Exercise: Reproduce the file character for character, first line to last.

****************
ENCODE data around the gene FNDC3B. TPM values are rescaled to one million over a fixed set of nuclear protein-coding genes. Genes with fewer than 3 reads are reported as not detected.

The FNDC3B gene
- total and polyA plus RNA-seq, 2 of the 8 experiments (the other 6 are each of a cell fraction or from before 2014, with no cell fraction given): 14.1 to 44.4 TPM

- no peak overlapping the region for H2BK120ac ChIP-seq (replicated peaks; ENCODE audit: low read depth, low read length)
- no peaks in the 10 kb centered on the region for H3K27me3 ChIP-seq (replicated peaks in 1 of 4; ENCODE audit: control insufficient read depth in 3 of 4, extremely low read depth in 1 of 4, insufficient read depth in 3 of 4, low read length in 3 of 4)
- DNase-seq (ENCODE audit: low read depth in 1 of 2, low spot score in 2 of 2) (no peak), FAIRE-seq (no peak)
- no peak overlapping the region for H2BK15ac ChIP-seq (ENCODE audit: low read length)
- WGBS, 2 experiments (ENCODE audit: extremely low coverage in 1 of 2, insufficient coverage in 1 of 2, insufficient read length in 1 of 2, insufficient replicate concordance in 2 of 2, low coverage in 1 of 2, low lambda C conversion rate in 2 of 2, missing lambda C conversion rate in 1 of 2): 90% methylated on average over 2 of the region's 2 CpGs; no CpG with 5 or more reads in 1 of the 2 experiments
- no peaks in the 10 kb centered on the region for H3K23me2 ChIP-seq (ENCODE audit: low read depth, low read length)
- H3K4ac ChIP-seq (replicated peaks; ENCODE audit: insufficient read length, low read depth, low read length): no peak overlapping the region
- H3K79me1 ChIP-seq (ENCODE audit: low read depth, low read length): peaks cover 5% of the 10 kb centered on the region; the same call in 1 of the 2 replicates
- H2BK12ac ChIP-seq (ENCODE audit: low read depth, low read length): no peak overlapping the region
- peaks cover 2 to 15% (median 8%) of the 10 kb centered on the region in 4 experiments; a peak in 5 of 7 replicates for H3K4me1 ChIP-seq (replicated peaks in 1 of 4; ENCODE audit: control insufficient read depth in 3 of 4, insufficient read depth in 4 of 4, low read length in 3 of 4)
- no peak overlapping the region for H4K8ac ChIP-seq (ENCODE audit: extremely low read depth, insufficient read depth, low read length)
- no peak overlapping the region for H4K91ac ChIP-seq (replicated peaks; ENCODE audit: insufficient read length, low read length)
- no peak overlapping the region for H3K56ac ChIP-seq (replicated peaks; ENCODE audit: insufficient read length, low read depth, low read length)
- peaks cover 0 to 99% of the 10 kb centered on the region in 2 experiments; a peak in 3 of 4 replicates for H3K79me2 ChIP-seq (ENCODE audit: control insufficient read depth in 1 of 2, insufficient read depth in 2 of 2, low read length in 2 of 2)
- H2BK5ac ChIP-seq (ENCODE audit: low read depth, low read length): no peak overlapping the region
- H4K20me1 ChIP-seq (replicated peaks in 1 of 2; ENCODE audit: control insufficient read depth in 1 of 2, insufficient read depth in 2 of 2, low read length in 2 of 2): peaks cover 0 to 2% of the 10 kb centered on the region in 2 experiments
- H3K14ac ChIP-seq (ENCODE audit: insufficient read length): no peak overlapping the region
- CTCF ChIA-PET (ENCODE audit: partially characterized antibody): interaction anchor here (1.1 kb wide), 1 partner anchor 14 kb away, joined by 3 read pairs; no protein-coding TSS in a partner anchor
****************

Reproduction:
ENCODE data around the gene FNDC3B. TPM values are rescaled to one million over a fixed set of nuclear protein-coding genes. Genes with fewer than 3 reads are reported as not detected.

The FNDC3B gene
- total and polyA plus RNA-seq, 2 of the 8 experiments (the other 6 are each of a cell fraction or from before 2014, with no cell fraction given): 14.1 to 44.4 TPM

- no peak overlapping the region for H2BK120ac ChIP-seq (replicated peaks; ENCODE audit: low read depth, low read length)
- no peaks in the 10 kb centered on the region for H3K27me3 ChIP-seq (replicated peaks in 1 of 4; ENCODE audit: control insufficient read depth in 3 of 4, extremely low read depth in 1 of 4, insufficient read depth in 3 of 4, low read length in 3 of 4)
- DNase-seq (ENCODE audit: low read depth in 1 of 2, low spot score in 2 of 2) (no peak), FAIRE-seq (no peak)
- no peak overlapping the region for H2BK15ac ChIP-seq (ENCODE audit: low read length)
- WGBS, 2 experiments (ENCODE audit: extremely low coverage in 1 of 2, insufficient coverage in 1 of 2, insufficient read length in 1 of 2, insufficient replicate concordance in 2 of 2, low coverage in 1 of 2, low lambda C conversion rate in 2 of 2, missing lambda C conversion rate in 1 of 2): 90% methylated on average over 2 of the region's 2 CpGs; no CpG with 5 or more reads in 1 of the 2 experiments
- no peaks in the 10 kb centered on the region for H3K23me2 ChIP-seq (ENCODE audit: low read depth, low read length)
- H3K4ac ChIP-seq (replicated peaks; ENCODE audit: insufficient read length, low read depth, low read length): no peak overlapping the region
- H3K79me1 ChIP-seq (ENCODE audit: low read depth, low read length): peaks cover 5% of the 10 kb centered on the region; the same call in 1 of the 2 replicates
- H2BK12ac ChIP-seq (ENCODE audit: low read depth, low read length): no peak overlapping the region
- peaks cover 2 to 15% (median 8%) of the 10 kb centered on the region in 4 experiments; a peak in 5 of 7 replicates for H3K4me1 ChIP-seq (replicated peaks in 1 of 4; ENCODE audit: control insufficient read depth in 3 of 4, insufficient read depth in 4 of 4, low read length in 3 of 4)
- no peak overlapping the region for H4K8ac ChIP-seq (ENCODE audit: extremely low read depth, insufficient read depth, low read length)
- no peak overlapping the region for H4K91ac ChIP-seq (replicated peaks; ENCODE audit: insufficient read length, low read length)
- no peak overlapping the region for H3K56ac ChIP-seq (replicated peaks; ENCODE audit: insufficient read length, low read depth, low read length)
- peaks cover 0 to 99% of the 10 kb centered on the region in 2 experiments; a peak in 3 of 4 replicates for H3K79me2 ChIP-seq (ENCODE audit: control insufficient read depth in 1 of 2, insufficient read depth in 2 of 2, low read length in 2 of 2)
- H2BK5ac ChIP-seq (ENCODE audit: low read depth, low read length): no peak overlapping the region
- H4K20me1 ChIP-seq (replicated peaks in 1 of 2; ENCODE audit: control insufficient read depth in 1 of 2, insufficient read depth in 2 of 2, low read length in 2 of 2): peaks cover 0 to 2% of the 10 kb centered on the region in 2 experiments
- H3K14ac ChIP-seq (ENCODE audit: insufficient read length): no peak overlapping the region
- CTCF ChIA-PET (ENCODE audit: partially characterized antibody): interaction anchor here (1.1 kb wide), 1 partner anchor 14 kb away, joined by 3 read pairs; no protein-coding TSS in a partner anchor